(WB Games for PS4)
By Mike Delano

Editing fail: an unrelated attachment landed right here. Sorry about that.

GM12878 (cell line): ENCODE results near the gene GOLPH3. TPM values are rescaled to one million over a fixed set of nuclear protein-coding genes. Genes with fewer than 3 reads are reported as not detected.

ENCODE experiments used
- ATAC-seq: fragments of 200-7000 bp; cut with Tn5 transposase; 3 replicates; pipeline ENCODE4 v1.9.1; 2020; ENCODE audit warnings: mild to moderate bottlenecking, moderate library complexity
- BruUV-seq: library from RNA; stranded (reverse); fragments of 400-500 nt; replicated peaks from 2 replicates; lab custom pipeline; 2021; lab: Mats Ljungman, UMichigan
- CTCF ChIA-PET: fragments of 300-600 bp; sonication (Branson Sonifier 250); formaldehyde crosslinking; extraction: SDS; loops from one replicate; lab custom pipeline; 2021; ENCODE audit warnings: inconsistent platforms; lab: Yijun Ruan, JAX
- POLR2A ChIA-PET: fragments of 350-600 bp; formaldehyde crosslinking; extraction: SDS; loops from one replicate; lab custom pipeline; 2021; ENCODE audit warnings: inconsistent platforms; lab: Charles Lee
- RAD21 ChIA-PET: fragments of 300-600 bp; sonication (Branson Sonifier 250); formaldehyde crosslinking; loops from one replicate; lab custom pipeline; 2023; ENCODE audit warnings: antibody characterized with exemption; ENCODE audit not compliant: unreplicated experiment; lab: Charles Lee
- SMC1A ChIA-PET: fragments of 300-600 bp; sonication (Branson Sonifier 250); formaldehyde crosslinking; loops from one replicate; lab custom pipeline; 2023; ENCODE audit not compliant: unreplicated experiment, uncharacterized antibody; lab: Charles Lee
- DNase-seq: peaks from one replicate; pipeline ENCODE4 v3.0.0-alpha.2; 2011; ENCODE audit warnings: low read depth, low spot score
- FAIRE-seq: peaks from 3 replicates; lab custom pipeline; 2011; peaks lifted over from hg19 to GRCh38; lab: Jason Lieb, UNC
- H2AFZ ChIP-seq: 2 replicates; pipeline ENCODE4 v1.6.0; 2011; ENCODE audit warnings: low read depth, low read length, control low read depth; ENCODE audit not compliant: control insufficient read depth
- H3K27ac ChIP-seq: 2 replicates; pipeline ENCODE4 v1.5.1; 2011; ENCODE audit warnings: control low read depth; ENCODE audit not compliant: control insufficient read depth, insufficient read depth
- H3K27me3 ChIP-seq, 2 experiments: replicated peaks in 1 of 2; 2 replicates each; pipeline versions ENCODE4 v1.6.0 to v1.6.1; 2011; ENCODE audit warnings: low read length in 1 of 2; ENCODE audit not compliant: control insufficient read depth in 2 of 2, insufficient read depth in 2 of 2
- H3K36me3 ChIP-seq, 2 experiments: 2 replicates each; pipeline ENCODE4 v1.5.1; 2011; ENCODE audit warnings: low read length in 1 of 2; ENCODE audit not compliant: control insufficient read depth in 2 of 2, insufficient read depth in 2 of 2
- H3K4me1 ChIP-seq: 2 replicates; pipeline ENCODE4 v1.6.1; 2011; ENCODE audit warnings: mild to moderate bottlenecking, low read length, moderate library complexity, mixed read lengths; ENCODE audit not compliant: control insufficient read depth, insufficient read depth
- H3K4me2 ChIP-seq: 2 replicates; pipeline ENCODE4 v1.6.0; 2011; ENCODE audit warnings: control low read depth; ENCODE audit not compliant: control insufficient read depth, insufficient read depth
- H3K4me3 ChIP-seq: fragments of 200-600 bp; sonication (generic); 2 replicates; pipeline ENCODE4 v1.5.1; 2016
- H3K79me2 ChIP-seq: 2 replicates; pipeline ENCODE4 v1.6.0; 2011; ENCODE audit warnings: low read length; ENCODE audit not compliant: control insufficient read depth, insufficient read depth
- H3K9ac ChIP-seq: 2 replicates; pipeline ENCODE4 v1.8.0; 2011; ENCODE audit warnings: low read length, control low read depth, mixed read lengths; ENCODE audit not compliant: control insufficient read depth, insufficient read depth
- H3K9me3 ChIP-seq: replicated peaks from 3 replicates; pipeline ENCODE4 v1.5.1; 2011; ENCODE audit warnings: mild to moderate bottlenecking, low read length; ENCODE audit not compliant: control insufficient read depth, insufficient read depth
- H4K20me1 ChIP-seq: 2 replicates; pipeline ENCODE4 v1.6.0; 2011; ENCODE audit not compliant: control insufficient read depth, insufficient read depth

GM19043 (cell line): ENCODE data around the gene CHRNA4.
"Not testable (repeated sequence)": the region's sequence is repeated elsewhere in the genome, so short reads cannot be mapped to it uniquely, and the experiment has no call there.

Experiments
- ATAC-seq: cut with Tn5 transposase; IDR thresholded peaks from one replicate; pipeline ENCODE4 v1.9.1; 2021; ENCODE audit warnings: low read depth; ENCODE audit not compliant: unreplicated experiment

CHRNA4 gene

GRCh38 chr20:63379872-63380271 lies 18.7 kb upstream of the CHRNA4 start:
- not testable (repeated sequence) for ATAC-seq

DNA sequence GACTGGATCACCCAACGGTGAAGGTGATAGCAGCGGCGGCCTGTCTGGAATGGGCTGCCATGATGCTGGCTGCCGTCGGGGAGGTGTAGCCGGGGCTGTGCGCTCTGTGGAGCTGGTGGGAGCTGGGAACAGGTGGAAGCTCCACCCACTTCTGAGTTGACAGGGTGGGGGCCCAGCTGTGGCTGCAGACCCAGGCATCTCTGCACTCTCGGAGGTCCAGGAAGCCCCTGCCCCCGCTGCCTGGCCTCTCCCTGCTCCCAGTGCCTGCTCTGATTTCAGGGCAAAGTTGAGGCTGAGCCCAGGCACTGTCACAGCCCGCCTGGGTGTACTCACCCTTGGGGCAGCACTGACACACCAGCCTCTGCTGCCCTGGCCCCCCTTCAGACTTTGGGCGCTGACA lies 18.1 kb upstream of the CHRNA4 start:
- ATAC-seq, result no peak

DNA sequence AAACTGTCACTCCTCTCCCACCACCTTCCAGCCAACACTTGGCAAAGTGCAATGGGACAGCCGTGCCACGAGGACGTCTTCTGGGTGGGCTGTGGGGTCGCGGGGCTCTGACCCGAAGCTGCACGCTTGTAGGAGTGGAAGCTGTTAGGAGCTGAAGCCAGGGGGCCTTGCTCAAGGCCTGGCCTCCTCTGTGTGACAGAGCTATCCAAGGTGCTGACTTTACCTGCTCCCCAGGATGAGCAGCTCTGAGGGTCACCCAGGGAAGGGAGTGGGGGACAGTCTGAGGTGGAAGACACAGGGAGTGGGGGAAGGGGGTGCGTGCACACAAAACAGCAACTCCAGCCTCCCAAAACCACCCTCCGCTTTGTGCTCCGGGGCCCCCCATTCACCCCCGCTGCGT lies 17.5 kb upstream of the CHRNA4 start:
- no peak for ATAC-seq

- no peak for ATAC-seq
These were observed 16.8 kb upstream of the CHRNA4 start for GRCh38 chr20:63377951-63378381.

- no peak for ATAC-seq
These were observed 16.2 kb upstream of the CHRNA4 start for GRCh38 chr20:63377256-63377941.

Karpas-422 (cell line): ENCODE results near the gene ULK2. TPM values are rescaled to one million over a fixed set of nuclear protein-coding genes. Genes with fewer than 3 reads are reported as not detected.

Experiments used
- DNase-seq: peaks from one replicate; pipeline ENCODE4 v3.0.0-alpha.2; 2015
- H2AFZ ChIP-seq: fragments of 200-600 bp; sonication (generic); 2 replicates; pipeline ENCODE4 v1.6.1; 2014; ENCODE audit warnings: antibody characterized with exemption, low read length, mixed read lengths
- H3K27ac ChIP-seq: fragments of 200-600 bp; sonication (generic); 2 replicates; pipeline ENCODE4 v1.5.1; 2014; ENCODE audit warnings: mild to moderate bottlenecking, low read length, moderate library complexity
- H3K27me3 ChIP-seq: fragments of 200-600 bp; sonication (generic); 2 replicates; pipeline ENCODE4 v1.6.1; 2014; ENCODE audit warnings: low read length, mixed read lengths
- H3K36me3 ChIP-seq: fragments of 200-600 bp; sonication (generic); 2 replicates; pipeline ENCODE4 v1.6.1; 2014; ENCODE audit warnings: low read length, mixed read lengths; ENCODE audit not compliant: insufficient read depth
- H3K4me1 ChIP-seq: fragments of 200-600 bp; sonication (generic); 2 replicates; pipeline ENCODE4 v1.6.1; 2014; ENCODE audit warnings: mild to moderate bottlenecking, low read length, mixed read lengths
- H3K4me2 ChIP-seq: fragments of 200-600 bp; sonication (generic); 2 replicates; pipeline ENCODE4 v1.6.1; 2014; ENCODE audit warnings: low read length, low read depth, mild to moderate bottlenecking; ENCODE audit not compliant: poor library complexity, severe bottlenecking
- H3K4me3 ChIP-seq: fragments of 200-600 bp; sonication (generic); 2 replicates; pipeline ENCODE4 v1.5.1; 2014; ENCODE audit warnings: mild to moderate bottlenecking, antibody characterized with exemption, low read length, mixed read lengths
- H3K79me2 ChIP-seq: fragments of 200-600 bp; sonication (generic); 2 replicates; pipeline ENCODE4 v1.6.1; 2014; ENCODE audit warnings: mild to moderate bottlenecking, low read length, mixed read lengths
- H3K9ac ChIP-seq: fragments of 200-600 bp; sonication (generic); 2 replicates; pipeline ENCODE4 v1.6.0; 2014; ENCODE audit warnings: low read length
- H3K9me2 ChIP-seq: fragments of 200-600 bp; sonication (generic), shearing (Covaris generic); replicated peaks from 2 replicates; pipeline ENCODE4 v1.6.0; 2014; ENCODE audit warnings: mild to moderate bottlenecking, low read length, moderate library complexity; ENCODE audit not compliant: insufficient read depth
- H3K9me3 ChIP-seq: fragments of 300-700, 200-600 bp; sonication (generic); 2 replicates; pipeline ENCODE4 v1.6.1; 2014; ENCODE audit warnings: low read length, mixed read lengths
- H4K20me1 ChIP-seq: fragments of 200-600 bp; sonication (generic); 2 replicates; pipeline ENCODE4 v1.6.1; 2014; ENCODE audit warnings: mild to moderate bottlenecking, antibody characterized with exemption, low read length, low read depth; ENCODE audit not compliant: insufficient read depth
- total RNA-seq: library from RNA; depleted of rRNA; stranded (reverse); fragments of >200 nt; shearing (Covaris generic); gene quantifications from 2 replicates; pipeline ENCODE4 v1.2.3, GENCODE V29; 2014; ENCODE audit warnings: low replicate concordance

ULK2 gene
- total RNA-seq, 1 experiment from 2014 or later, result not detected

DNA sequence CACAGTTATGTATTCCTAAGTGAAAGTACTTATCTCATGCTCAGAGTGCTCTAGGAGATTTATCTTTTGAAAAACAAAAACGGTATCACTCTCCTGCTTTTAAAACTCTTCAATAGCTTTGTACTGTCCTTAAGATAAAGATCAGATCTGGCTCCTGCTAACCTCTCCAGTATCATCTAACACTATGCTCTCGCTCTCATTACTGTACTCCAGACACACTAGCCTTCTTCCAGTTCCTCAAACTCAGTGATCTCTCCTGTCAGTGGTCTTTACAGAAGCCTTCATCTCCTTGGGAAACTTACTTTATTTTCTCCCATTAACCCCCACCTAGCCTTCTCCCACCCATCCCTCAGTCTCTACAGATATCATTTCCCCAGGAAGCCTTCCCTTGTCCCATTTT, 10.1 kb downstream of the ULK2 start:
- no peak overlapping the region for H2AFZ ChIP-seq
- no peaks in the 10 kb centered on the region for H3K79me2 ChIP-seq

The best game trilogies don’t start out as trilogies. (This usually rings true for trilogies in other media as well.) If you look too far into the future and try to create some grand plan, chances are you’ve forgotten to focus on the here and now, and nobody will want to play the first game you make, let alone its two sequels. The best trilogies are likely to sprout from one great game that the developer went for broke to create, like the original Batman: Arkham Asylum in 2009. That game’s perfect melding of stealth, Metroid-style exploration and innovative combat was such a critical and commercial success that developer Rocksteady was able to try its hand at improving upon it, which it ably did with 2011’s expansive Batman: Arkham City. Then, keeping in mind that there is such a concept as too much of a good thing, they announced Batman: Arkham Knight would be the conclusion to their Arkham saga. Now that it’s here, it’s easy to declare that Rocksteady went 3-for-3 with its Batman games. Not only is it a staggering technical accomplishment (the rain and neon-soaked streets of Gotham have never been so convincing) and a treasure trove of well-crafted fan service, but it also adheres to another important rule when concluding trilogies — end the damn thing. We don’t want a ton of loose ends or lame teases for future installments, we want a definitive, no-nonsense exclamation point inserted at the end. We certainly get that in Arkham Knight, since it’s impossible to look back while the credits are rolling and think of what more could have been done, or how returning to this specific version of Gotham in the future would feel like anything other than a retread. Everything has already been said. That’s how you craft a trilogy.